Poison Pill

Definition - What does Poison Pill mean?

A Poison Pill is a hostile takeover prevention strategy used to make the target company's stock look less desirable. There are typically two types of poison pills as noted below:

  1. Flip-In: a situation where current shareholders are given the opportunity to purchase target company stock for a discount; or
  2. Flip-Over: a situation where once acquisition occurs, current shareholders are allowed to purchase firm stock at a discount.

Divestopedia explains Poison Pill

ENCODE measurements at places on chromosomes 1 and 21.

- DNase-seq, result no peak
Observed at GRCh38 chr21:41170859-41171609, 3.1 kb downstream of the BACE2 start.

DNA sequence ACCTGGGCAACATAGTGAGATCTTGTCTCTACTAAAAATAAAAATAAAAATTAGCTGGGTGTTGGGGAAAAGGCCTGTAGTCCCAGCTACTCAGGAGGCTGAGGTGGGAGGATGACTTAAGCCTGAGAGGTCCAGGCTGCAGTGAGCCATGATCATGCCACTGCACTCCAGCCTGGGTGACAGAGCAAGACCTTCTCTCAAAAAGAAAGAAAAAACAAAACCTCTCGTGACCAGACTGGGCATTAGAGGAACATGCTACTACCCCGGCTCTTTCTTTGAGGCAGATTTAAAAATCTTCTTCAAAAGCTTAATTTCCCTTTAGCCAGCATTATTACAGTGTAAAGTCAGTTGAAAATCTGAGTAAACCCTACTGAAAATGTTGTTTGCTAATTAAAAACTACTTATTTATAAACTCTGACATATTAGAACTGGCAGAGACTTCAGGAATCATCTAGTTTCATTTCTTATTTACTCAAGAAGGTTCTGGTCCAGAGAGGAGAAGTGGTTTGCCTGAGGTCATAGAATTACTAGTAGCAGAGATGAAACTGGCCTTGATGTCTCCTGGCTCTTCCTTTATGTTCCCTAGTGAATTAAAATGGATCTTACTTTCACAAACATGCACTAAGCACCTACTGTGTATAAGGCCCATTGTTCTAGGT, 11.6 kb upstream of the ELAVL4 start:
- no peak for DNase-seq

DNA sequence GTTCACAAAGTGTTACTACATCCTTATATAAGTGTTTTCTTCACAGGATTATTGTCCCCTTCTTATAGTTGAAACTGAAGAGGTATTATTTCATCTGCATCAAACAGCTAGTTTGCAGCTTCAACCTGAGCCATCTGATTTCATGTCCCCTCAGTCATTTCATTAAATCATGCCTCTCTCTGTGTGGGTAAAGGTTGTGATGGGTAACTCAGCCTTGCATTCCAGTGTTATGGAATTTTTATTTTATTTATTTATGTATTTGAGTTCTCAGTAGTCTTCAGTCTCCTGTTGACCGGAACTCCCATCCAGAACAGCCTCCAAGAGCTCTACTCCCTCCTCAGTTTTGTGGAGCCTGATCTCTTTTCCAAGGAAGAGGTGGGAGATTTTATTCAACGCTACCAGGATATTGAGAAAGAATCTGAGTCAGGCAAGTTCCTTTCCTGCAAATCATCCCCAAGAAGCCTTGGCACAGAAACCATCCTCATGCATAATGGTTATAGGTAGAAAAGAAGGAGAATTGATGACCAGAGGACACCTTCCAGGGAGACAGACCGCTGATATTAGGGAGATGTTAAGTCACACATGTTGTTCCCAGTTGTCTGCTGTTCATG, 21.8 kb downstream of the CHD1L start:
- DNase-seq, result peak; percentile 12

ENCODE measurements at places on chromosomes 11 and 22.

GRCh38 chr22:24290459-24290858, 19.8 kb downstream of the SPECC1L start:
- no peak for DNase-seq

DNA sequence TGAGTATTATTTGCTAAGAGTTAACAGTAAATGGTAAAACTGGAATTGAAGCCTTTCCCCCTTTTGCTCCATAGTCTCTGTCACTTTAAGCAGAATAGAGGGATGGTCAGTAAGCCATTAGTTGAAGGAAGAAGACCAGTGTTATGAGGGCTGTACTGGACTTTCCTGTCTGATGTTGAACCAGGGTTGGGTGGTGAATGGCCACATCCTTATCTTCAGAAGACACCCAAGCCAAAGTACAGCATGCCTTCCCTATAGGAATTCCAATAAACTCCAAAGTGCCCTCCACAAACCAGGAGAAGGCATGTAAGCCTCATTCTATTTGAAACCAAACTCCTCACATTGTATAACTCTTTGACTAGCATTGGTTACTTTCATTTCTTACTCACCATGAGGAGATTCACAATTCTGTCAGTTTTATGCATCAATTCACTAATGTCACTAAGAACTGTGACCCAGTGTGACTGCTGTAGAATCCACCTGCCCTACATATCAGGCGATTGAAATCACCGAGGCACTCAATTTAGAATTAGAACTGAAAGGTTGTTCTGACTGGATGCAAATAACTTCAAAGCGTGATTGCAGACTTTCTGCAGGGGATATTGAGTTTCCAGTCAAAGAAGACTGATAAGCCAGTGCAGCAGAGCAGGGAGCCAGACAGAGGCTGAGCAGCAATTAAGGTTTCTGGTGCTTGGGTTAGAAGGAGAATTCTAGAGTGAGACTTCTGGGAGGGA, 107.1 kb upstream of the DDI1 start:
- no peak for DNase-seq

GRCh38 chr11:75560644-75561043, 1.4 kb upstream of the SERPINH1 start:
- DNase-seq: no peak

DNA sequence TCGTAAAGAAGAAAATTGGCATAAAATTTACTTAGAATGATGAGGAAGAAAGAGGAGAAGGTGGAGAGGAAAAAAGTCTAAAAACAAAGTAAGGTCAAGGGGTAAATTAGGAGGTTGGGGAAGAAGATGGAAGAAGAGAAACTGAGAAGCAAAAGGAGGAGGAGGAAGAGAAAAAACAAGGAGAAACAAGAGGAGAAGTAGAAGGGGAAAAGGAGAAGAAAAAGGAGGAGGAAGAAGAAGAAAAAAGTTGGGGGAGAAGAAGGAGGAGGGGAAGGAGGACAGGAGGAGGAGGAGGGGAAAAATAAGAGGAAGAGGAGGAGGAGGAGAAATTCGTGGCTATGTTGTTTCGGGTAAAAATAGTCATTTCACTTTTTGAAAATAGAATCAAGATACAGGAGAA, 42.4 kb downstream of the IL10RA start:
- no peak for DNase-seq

Flip-In and Flip-Over Poison Pills both discourage acquisition because the potential acquisition firm may not want to risk the stock value depressions.

A Flip-In works as an acquisition prevention method because not only does it devalue the target company's stock, but it also dilutes stock value through the issuance of new shares. This then can hurt the acquisition company because their stock is not worth as much in dollar value and they may not have the majority share position needed for acquisition anymore.

A Flip-Over can hurt the acquiring firm because immediately after acquisition, shareholders are able to purchase firm stock very inexpensively, again devaluing the company and diluting worth.

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